Redskins should say no to Jackson

March, 28, 2014
Mar 28
5:55
PM ET
He only needs one play to change a game -- and you never know when it will come. In 2010, it came on the first play of the game, with then-Redskins safety LaRon Landry probably still in full yapping mode.

And DeSean Jackson's 88-yard touchdown catch ignited one of the most explosive nights by an offense you’ll ever see. By the way, Jackson had just one catch after that touchdown. But no matter; he had done what the Eagles needed. Jackson did this quite often, and it’s why he’s a fantastic talent.

Now he’s free. So now comes the question: Should the Washington Redskins pursue?

[+] EnlargeDeSean Jackson
Drew Hallowell/Philadelphia Eagles/Getty ImagesDeSean Jackson is among the most explosive receivers in the NFL, but might fit best with a coach who has worked with him before.
No. The best place for Jackson to land is with a coach who has a history with him: Andy Reid, Marty Mornhinweg. Both their teams -- the Chiefs and the Jets -- are interested. And that’s telling. To best deal with Jackson, you had better really know Jackson. You can’t just sign him thinking he’d be a great fit because he has a lot of talent. You must know him, have a history with him. That is, if you want the best chance to make the investment work. This isn’t just about alleged gang ties, it’s about having the infrastructure to handle Jackson. The Redskins have not yet shown they can handle a talented but, perhaps, difficult player -- especially one they don't really know.

It would be a tough job for a first-year head coach.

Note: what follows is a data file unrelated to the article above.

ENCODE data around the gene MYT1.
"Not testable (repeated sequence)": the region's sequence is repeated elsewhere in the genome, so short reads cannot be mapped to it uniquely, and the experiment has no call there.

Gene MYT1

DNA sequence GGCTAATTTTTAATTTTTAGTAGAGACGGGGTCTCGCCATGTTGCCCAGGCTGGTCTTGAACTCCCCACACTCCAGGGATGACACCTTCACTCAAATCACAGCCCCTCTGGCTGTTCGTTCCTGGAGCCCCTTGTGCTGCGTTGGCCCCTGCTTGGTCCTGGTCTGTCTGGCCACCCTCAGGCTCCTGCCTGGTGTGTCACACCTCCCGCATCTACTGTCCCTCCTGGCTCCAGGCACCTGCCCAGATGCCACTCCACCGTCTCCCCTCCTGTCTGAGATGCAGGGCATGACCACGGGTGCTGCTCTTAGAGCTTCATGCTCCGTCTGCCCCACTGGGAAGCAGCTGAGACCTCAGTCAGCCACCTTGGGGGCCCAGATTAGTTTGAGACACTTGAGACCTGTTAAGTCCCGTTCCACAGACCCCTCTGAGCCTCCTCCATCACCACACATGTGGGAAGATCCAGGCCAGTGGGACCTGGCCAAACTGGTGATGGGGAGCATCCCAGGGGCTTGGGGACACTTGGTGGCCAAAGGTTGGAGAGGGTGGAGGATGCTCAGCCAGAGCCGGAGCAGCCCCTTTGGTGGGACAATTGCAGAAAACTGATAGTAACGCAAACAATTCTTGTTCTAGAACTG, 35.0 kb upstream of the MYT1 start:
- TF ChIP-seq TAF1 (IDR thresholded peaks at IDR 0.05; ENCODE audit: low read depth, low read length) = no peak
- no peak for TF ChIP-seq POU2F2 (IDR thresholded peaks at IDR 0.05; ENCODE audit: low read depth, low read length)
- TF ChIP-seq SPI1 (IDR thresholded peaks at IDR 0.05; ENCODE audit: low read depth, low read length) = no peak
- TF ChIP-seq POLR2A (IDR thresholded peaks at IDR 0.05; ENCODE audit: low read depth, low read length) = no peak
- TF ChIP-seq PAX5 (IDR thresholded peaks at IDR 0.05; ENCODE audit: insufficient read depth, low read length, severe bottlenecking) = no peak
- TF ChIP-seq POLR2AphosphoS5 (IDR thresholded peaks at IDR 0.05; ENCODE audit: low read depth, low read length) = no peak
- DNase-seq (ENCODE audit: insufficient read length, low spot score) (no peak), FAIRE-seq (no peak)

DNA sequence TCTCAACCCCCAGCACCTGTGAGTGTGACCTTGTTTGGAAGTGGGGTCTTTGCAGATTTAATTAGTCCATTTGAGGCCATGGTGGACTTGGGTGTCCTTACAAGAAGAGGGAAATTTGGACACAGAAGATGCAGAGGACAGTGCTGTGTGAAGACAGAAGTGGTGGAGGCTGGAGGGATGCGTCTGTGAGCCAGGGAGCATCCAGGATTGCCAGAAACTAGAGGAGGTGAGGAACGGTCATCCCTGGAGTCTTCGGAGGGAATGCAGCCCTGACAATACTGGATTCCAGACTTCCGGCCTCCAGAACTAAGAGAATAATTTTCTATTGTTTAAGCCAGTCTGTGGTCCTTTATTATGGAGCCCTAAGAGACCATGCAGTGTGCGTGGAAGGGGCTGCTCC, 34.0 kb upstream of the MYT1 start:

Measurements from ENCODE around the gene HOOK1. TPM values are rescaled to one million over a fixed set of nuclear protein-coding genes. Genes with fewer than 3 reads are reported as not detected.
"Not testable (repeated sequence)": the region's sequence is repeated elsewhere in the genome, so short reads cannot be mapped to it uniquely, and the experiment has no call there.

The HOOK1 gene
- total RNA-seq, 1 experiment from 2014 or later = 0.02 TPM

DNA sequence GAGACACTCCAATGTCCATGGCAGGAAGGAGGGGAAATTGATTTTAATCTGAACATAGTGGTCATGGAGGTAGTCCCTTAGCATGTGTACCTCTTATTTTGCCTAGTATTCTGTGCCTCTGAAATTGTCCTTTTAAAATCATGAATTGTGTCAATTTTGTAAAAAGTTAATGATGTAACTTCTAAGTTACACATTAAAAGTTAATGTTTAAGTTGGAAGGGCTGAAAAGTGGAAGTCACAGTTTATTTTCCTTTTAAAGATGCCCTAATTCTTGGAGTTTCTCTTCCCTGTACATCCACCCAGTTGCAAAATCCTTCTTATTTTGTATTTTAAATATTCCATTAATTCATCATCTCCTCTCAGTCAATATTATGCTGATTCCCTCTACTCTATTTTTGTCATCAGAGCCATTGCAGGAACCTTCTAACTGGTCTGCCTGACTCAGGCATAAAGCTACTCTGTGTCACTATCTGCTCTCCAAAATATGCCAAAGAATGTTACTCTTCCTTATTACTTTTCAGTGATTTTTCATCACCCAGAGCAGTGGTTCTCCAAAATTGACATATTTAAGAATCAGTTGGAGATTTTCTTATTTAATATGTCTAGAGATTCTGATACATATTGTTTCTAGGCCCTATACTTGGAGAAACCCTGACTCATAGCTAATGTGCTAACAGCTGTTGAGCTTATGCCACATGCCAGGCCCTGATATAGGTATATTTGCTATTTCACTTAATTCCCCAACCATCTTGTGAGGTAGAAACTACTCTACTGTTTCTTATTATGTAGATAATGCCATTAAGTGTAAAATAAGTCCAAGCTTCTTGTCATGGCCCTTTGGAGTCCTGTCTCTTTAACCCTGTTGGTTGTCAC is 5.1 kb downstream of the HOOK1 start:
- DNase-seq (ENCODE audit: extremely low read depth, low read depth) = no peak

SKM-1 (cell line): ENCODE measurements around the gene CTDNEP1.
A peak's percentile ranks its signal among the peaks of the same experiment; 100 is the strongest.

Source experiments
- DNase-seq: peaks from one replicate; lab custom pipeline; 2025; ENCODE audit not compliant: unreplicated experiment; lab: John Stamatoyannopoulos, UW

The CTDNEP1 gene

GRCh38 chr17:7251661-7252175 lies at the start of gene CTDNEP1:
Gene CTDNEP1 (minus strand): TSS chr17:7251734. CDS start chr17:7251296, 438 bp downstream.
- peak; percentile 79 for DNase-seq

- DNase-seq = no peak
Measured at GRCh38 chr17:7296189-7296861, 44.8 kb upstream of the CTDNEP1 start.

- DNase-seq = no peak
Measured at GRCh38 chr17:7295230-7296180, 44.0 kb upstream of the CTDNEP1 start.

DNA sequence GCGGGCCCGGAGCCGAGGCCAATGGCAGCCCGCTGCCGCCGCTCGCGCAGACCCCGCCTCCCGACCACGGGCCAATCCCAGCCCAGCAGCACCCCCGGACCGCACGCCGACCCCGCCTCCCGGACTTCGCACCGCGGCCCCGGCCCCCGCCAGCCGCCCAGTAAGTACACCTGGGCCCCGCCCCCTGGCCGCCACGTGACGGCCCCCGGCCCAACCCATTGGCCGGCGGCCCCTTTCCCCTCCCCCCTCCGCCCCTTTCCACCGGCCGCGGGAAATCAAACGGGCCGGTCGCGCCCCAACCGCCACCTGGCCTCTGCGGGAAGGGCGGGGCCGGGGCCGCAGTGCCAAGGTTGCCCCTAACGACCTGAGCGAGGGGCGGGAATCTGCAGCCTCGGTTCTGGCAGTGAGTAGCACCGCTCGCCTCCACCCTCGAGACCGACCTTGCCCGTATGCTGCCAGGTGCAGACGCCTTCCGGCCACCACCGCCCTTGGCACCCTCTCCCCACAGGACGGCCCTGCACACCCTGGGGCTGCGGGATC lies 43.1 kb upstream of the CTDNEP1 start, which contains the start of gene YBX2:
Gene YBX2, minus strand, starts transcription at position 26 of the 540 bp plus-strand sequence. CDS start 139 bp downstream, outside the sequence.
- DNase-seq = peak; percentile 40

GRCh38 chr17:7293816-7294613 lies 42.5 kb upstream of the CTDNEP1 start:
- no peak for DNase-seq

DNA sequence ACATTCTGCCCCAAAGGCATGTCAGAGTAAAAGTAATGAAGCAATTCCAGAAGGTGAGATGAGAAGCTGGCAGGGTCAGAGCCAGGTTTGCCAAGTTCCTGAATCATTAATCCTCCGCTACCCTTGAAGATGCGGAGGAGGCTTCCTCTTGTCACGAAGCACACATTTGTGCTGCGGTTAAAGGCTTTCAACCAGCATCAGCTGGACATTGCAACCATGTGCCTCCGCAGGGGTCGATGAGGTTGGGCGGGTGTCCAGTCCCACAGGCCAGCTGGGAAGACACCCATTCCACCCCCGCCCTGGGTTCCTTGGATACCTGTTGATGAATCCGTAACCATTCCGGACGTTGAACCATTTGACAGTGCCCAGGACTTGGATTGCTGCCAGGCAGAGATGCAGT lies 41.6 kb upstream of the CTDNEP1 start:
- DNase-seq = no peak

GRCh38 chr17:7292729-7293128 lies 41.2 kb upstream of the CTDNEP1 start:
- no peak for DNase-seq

Besides, if I'm his agent, I'd steer him to a coach who knows him well.

In the past 10 days, I had a brief conversation with one person in the Redskins' organization about Jackson. The question wasn't whether the Skins would have interest, but rather why the Eagles would consider releasing such a talent. It was a casual conversation, so I’m not going to repeat what he said, but I can safely say that one person in the Skins' organization would not be interested. Does that mean others would not be, or that they wouldn’t at least inquire? Can’t say that.

Nobody doubts Jackson’s ability, but can you trust him going forward? If multiple teams have called about him, as has been reported, then the price will be out of the Redskins’ range anyway.

We don’t know if Jackson indeed had gang ties, as has been alleged. He says he doesn’t. But if nothing else, the image he presents in certain pictures would likely scare some teams.

Then again, the Redskins are interested in Kenny Britt, who has been arrested at least nine times to Jackson’s one. Alas, Britt did not match Jackson’s on-field production. I wouldn't want Britt because of his knee and off-field issues. But the Redskins still would take him.

And that leads me back to: What do the Eagles really know? It’s the same question I’ve wanted to know since news of Jackson's availability first surfaced. They clearly knew a lot about him before he signed his big contract, and still kept him around. But it took only one year for the coach who knew him best to end Jackson’s time in Philly.

John Keim

ESPN Washington Redskins reporter

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